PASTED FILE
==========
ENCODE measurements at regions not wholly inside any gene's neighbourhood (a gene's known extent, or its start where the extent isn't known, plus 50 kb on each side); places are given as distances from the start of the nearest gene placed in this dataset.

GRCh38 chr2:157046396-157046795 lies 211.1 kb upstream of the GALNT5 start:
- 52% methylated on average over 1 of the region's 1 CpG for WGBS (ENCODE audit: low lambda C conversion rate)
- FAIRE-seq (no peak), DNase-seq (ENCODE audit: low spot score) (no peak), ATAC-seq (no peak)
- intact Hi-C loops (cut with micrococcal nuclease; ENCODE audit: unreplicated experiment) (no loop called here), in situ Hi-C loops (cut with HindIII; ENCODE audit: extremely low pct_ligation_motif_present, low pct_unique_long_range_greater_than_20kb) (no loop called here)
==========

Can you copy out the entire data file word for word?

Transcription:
ENCODE measurements at regions not wholly inside any gene's neighbourhood (a gene's known extent, or its start where the extent isn't known, plus 50 kb on each side); places are given as distances from the start of the nearest gene placed in this dataset.

GRCh38 chr2:157046396-157046795 lies 211.1 kb upstream of the GALNT5 start:
- 52% methylated on average over 1 of the region's 1 CpG for WGBS (ENCODE audit: low lambda C conversion rate)
- FAIRE-seq (no peak), DNase-seq (ENCODE audit: low spot score) (no peak), ATAC-seq (no peak)
- intact Hi-C loops (cut with micrococcal nuclease; ENCODE audit: unreplicated experiment) (no loop called here), in situ Hi-C loops (cut with HindIII; ENCODE audit: extremely low pct_ligation_motif_present, low pct_unique_long_range_greater_than_20kb) (no loop called here)